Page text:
The service began with a rite of Thanksgiving for baptism, where Pastor Karen Hawkins managed to ensure everyone was blessed with the sprinkling of water as a reminder of our baptism. Lessons were read in both Spanish and English. Bishop Herman Yoos preached about our call to go out into the world. Citing Luke 9 from The Message, he reminded us that we do not need any special equipment to go into the world; we are the equipment God needs, and he wants us to go forth with God’s message.

He also shared a story from the trip to Japan that he and a delegation from the synod took to Japan in March. One of the days, they toured the city of Nagasaki, one of the two cities devastated by a nuclear bomb at the end of World War II. Over 80,000 people, men women and children were killed instantly. It was an exhausting day, physically, mentally and spiritually. When they had finished their tour, Bishop Yoos simply wanted to go back to the hotel room and rest. But there was one more stop on their itinerary.

The weary travelers entered a Nagasaki Lutheran Church, a small congregation of fifteen people, and were greeted by an amazing feast. After the meal, their hostess presented each of the travelers with a hand carved cross. This woman had an incredible passion for ministry and hospitality. She not only welcomed these Americans warmly; She would sing hymns in the street, and had a sign inviting people to join her for free coffee and conversation.

Bishop Yoos invited us to reflect on what would happen if we treated everyone we met in the same way their wonderful hostess treated others.

We were blessed during worship to have two representatives from the Ingelsia Evengelica Luterana de Colombia join us. The Rev. Angelica Bernate read the reading from 1 Peter. Bishop Altahualpa Hernandez presided at Holy Communion.

It was wonderful to have two of our three companion synods remembered during worship with the reflections from Japan and the participation of our honored guests from Colombia.

Thank you to the wonderful musicians and planners, and all who served during the service for such a powerful time of worship and prayer.

Bishop Herman Yoos’s sermon.

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Gullah – Geechee tour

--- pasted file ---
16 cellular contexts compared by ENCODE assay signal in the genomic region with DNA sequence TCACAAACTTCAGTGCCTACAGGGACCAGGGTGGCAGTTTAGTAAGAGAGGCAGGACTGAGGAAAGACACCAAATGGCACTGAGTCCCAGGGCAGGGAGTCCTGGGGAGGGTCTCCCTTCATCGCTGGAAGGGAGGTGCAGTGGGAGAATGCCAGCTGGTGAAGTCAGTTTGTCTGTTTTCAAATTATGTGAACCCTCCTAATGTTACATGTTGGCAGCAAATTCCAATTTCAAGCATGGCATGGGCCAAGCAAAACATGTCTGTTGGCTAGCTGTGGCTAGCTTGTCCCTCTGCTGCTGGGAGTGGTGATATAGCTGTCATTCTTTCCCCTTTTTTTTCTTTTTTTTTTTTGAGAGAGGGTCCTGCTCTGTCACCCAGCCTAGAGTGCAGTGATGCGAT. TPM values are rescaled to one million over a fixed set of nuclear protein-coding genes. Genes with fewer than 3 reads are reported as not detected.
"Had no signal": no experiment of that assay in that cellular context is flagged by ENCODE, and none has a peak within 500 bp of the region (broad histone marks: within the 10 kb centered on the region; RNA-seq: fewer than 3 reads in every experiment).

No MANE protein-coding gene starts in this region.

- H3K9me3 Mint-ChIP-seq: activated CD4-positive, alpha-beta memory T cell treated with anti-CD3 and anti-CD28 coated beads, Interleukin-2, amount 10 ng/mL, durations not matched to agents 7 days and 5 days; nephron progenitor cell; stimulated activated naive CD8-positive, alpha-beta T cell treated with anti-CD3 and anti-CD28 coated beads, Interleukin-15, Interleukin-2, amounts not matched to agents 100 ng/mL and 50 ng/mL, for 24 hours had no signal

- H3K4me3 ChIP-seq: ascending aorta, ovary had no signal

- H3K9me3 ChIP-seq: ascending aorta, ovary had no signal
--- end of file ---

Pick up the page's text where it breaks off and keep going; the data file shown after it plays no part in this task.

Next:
08:02 23 May in Synod Assembly

By Rev. Michele Fischer

One of the faith practices offered on Monday afternoon at the South Carolina Lutheran Synod Assembly was a two hour history tour, focusing on the Gullah/Geechee community.

Gullah is both a language and a culture. The word Gullah is used interchangeably with “Geechee”. Officially recognized as a language in the early part of the 20th century, Gullah is a creole language based in English, with over 400 words and phrases borrowed from various African languages.

Gullah is found primarily in the southeastern United States, along the coast lands from Jacksonville to South Carolina. The language is heavily influenced by African grammar and syntax. Once viewed as uneducated, research in the 1940s proved its close relationship to the original slaves brought here from West Africa.

For many years, the residents of James Island, Johns Island, Wadmalaw Island and Edisto Island were mostly African Americans, and part of the Gullah culture. Fifty years ago, many of the residents were fishermen or farmers. Interest in seaside homes and development has changed the demographics, and the Gullah culture is threatened by the development and gentrification.

The Africans who were brought here as slaves brought with them the knowledge of growing rice. Rice was unfamiliar to most Europeans but quickly became a lucrative crop. For over 90 years, Charleston was one of the richest cities in the country because of the rice crop. Slaves who were brought in to farm the rice were frequently worked to death. Once a slave was sent into the rice fields, he or she had an average of seven years of life remaining.

In 1822, Denmark Vesey attempted to lead his fellow slaves in a revolt. Unfortunately, the plot was discovered, and many of those involved in the planning were hanged.

Our tour also stopped at the James Island Presbyterian Church cemetery. A grave marker for Samuel “Goat Cart Sam” Smalls is there, memorializing the real life man who inspired the opera Porgy and Bess. The real grave for the disabled man is unknown, but a marker has been placed in the cemetery to honor his life. In homage to the Jewish tradition (opera composer Ira Gershwin was Jewish), visitors often leave a stone on the marker.